In bestselling and Emmy-nominated writer George Pelecanos’ “taut and suspenseful” new novel, an ex-offender must choose between the man who got him out and the woman who showed him another path.
Michael Hudson spends the long days in prison devouring books given to him by the prison’s librarian, a young woman named Anna who develops a soft spot for her best student. Anna keeps passing Michael books until one day he disappears, suddenly released after a private detective manipulated a witness in Michael’s trial.
Outside, Michael encounters a Washington, D.C. that has changed a lot during his time locked up. Once shady storefronts are now trendy beer gardens and flower shops. But what hasn’t changed is the hard choice between the temptation of crime and doing what’s right. Trying to balance his new job, his love of reading, and the debt he owes to the man who got him released, Michael struggles to figure out his place in this new world before he loses control.
Smart and fast-paced, The Man Who Came Uptown brings Washington, D.C. to life in a high-stakes story of tough choices.
“The thriller plot is taut and suspenseful, as jolting as it is carefully nuanced, but it is Pelecanos’ focus on character, on his ability to show the richness and depth of his people, as well as their often-heartbreaking yearning for something more, that gives this novel-and all his work-its special power.”- Booklist
“Using his customary knowing dialogue and stripped-down, soulful prose, Pelecanos skillfully, sensitively works the urban frontier where the problems and stresses of everyday life cross the line into the sort of criminal behavior that could tempt anyone-anyone at all.”- Kirkus
In the narrative, characters arrive at a few crossroads, there are bad moves and good moves, within there are bad guys and good guys, two flawed characters with plenty of ability and potential in finding their feet. Michael out of jail early, had a second chance dealt to him that will be called in as a favour by a private investigator Phil Orzanian in due course.
Michael Hudson had found a love for words and books in jail.
The whole reading through his situation was empowered by Anna, a good lady, a jailhouse librarian, and in charge of a book reading group and growing library, she tackled many great reads, the social questions and psychological significances they posed for readers.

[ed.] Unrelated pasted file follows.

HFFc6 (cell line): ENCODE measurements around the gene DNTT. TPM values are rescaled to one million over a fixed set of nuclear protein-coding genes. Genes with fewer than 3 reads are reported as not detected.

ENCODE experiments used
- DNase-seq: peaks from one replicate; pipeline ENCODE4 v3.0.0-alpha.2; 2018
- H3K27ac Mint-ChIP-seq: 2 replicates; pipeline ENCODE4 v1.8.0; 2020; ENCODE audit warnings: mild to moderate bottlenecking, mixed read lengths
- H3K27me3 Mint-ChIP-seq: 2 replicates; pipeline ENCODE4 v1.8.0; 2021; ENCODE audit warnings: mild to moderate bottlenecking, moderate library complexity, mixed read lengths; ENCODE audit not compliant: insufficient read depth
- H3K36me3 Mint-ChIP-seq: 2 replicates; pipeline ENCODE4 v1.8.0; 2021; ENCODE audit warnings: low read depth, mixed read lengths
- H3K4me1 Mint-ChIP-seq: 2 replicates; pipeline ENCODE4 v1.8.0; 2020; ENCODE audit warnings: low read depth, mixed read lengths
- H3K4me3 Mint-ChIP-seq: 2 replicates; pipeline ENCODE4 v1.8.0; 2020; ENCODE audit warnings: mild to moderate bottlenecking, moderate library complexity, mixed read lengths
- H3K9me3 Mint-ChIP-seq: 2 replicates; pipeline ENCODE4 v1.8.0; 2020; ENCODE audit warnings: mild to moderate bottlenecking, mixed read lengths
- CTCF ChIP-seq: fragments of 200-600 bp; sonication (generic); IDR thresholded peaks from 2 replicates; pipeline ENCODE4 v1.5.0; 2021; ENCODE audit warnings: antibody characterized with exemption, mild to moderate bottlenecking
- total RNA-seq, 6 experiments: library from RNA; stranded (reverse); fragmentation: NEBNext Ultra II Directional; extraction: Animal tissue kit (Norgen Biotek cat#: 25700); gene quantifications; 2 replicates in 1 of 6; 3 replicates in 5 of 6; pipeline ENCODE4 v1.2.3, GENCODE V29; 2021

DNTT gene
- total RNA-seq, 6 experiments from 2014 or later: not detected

The commentary on some novels proved to be some enlightening reading with a slant of humour at times.
This an avid book readers mystery, with the books talked of in the tale.
Spot on dialogue, vivid to the point scenes unravelling, no words wasted succession of terribleness and greatness, a redemptive tale with memorable characters coming off the page, crossing the boundaries of life and possibly coming back with second chances, finding some hope, road out, lessons learned and success.
“Anna had been at the D.C. jail for several years but not always in her current position. After her undergrad studies at Emerson, in Boston, she accompanied her husband, who had been hired as a junior attorney in a District law firm, to Washington, where she obtained her master’s in library science at Catholic University. Her first job in town was as a law librarian in a firm on H Street. This bored her silly, so when she saw an ad posted by the Corrections Corporation of America for the position of law librarian of the D.C. Central Detention Facility, she applied. To her surprise, she was quickly hired.”
“The book club was held in the jail’s chapel and available to the Gen Pop and Fifty and Older units. The first ten inmates to sign up for the club were admitted. The session ran for sixty to ninety minutes and was always full. Even if the attendees were not particularly book lovers, the session filled up quickly, as it was something to break the numbing routine of incarceration. Once a book was assigned, the inmates had three weeks to read it before the discussion. The meetings were led by Anna, the jailhouse librarian.”
“All right.” Anna picked up an article that she had printed out down in the workroom. “Let me read something to you that John Steinbeck wrote himself. It might have been from his acceptance speech when he won the Pulitzer Prize, and it might be from his journals. I don’t remember which. I got it off of Wikipedia, to be honest with you. But for me it sort of speaks to this book and his worldview in general.” “Read it,” said Michael, leaning forward.
“Okay,” said Anna, and she began. “‘In every bit of honest writing in the world there is a base theme. Try to understand men, if you understand each other you will be kind to each other. Knowing a man well never leads to hate and almost always leads to love. There are shorter means, many of them. There is writing promoting social change, writing punishing injustice, writing in celebration of heroism, but always that base theme. Try to understand each other.’
“He didn’t read e-books either. To him, a book was like a painting that hung in a museum. It was like a piece of art. There was nothing that compared to holding a book in his hands and scanning the words on the page. It made him “see” what he was reading. It was how he dreamed.”
“I was wrong.
How had this happened?
It hadn’t been his plan. No kid dreams of becoming corrupt. Ornazian tried to remember what had turned him, and he couldn’t think of one event. A cop once told him that there were grass-eaters and meat-eaters on the force. A grass-eater accepts a free cup of coffee from a diner owner. A meat-eater takes the cup of coffee one day and demands protection money the next.
With Ornazian, it was witness tampering. Then rip-and-runs. Home invasions. He’d told himself that he only took off bad people. He’d told himself the money was for his kids. For Sydney. For their future.”